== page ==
1812  — 1884

Samuel Wells Williams

American missionary in China, scholar, and diplomat.

Williams, born in Utica, New York, went to China with the American Board of Commissioners for Foreign Missions (ABCFM) in 1833 as a printer for the Canton mission press. There he worked closely with Elijah Coleman Bridgman on The Chinese Repository and produced several monographs on the Chinese language. From 1845 to 1848 he was in the United States, where he married Sarah Walworth and gave the lectures that developed into The Middle Kingdom (2 vols., 1848). This remained for decades the standard English-language work on China.

Williams had learned some Japanese in the late 1830s in all attempts to return some shipwrecked Japanese sailors to Japan, and in 1853 and 1854 he accompanied the Perry expedition to Japan as interpreter. His Journal of the Perry Expedition to Japan, 1853-1854, was published much later (1910). In 1856 he became secretary-interpreter of the U.S. legation to China. In 1858, having resigned from the ABCFM in 1857, he accompanied the legation to Tientsin (Tianjin), where he helped to fashion the Treaty of Tientsin. From 1860 to 1862 he was in the United States but returned in 1862 to the U.S. legation in Peking, where he remained until 1876, several times acting as head of legation. During this time he also wrote his most important language reference work, A Syllabic Dictionary of the Chinese Language (1874).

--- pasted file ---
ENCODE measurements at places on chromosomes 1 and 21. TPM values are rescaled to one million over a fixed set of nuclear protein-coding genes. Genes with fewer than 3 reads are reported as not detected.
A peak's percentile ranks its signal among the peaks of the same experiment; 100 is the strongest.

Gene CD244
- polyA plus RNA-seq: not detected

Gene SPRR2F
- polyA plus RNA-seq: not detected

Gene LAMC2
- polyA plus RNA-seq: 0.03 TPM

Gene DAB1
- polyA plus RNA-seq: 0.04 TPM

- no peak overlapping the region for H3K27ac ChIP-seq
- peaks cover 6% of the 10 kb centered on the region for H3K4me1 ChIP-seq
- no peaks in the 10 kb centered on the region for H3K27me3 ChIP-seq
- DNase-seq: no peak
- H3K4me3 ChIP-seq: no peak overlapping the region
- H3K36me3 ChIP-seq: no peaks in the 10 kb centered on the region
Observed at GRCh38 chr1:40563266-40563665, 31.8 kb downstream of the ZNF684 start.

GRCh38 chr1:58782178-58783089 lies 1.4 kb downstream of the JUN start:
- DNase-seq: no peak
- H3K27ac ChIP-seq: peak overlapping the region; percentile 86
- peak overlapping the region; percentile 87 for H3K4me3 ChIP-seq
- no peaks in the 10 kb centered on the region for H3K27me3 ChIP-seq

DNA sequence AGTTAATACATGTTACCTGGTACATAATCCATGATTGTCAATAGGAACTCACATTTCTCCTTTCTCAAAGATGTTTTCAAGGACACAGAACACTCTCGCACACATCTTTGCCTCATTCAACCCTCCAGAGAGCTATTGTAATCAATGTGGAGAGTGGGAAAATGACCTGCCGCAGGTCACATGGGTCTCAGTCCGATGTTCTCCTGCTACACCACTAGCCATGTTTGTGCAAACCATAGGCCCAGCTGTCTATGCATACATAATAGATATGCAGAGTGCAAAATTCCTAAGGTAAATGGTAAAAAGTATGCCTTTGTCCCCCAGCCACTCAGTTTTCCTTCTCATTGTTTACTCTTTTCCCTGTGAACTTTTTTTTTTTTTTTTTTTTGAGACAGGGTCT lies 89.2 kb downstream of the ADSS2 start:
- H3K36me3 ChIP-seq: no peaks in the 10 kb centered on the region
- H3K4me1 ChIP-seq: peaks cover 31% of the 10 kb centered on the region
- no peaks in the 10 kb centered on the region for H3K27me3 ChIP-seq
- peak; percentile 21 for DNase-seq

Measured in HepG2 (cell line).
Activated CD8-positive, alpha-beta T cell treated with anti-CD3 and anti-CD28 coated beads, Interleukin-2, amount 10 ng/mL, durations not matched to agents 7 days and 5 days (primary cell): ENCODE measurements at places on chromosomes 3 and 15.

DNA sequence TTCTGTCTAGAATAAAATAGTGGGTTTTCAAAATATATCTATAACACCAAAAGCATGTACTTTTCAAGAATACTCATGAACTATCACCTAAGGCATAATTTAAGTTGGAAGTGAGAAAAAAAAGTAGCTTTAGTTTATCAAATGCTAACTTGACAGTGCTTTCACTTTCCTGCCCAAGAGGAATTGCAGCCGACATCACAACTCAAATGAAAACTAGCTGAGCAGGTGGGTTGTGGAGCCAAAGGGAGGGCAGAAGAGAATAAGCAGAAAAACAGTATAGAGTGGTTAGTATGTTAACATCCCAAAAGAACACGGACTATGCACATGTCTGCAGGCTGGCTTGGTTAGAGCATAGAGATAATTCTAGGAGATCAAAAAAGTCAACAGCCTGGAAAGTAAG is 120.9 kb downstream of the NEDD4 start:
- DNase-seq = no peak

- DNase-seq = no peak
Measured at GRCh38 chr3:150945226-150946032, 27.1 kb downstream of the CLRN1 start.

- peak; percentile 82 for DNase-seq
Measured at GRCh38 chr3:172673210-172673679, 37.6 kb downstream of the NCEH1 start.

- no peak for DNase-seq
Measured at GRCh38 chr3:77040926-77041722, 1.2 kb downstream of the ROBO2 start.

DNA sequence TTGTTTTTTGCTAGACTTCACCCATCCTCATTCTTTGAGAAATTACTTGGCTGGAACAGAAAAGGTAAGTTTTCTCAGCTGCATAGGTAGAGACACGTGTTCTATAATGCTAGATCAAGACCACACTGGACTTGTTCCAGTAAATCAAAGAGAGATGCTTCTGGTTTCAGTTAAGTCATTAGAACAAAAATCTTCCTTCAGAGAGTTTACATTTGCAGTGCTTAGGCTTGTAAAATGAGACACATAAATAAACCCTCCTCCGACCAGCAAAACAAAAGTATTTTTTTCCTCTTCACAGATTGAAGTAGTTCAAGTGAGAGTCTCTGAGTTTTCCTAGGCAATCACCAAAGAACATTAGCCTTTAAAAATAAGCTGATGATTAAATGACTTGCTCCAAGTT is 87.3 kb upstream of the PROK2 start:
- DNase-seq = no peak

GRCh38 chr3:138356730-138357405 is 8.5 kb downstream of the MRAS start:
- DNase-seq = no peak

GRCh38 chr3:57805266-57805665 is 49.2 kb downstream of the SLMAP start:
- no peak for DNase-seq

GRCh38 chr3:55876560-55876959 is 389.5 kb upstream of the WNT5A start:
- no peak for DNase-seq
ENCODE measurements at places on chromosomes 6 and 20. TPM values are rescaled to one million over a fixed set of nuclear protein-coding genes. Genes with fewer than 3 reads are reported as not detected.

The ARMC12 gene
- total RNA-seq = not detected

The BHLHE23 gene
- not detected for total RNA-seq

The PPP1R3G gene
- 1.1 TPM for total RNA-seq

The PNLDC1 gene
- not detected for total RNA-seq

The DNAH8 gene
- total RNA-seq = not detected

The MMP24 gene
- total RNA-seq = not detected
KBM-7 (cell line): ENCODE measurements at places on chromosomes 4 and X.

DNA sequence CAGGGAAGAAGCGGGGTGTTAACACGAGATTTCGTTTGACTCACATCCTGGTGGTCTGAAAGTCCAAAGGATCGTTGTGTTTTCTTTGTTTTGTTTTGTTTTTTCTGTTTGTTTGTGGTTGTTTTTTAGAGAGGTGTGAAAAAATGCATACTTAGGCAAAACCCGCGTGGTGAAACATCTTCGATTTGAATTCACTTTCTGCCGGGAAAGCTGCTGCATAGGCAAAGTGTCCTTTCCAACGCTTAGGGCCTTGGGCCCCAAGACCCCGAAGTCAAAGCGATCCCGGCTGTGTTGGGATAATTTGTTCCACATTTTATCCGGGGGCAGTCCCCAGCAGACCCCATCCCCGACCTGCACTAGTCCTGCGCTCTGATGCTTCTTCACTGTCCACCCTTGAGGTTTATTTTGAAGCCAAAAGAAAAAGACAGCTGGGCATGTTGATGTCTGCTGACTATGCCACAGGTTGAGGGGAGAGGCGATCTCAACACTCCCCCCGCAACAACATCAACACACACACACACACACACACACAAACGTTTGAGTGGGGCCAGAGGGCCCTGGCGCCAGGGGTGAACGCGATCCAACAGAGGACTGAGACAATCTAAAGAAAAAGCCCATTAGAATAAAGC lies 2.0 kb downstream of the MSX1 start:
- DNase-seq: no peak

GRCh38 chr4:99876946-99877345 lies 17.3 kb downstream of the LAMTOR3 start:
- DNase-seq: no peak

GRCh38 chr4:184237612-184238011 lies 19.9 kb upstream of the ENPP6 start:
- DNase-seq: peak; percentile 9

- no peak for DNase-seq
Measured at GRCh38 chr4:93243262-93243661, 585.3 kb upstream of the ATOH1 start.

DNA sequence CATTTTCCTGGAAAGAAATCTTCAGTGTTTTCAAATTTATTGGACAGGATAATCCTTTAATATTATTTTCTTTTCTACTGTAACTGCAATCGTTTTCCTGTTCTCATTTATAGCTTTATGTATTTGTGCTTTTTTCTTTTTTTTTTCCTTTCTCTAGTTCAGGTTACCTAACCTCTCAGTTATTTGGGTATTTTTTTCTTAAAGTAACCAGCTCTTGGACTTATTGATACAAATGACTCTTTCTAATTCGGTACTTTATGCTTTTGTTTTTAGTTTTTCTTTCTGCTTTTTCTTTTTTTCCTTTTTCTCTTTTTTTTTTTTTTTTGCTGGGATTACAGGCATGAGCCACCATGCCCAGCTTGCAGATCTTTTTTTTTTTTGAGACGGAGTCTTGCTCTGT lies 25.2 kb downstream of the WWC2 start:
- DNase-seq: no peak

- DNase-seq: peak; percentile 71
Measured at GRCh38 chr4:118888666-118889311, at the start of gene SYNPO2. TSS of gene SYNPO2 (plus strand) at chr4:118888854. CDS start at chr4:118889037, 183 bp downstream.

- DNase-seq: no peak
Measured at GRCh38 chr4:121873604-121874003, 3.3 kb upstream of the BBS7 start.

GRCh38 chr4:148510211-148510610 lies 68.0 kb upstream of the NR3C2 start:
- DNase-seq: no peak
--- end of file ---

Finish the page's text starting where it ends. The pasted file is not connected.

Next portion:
In 1877 Williams retired to New Haven, Connecticut, where he was appointed professor of Chinese language and literature at Yale University. With the help of his son, Frederick Wells Williams, he substantially revised The Middle Kingdom (2 vols., 1883), modifying many disparaging judgments of his early missionary days. He also spoke against restrictions on Chinese immigration.

Attribution

This article is reprinted from Biographical Dictionary of Christian Missions, Macmillan Reference USA, copyright (c) 1998 Gerald H. Anderson, by permission of The Gale Group; Wm. B. Eerdmans Publishing Co., Grand Rapids, Michigan. All rights reserved.

Sources

  • Martin R. Ring, “Anson Burlingame, S. Wells Williams, and China, 1861-1870: A Great Era in Chinese-American Relations” (Ph.D. diss., Tulane Univ., 1972); Frederick Wells Williams, The Life and Letters of Samuel Wells Williams (1889). The Williams family papers are in Sterling Memorial Library, Yale Univ.

About the Author

Daniel H. Bays

Professor of History and Director of the Asian Studies Program, Calvin College.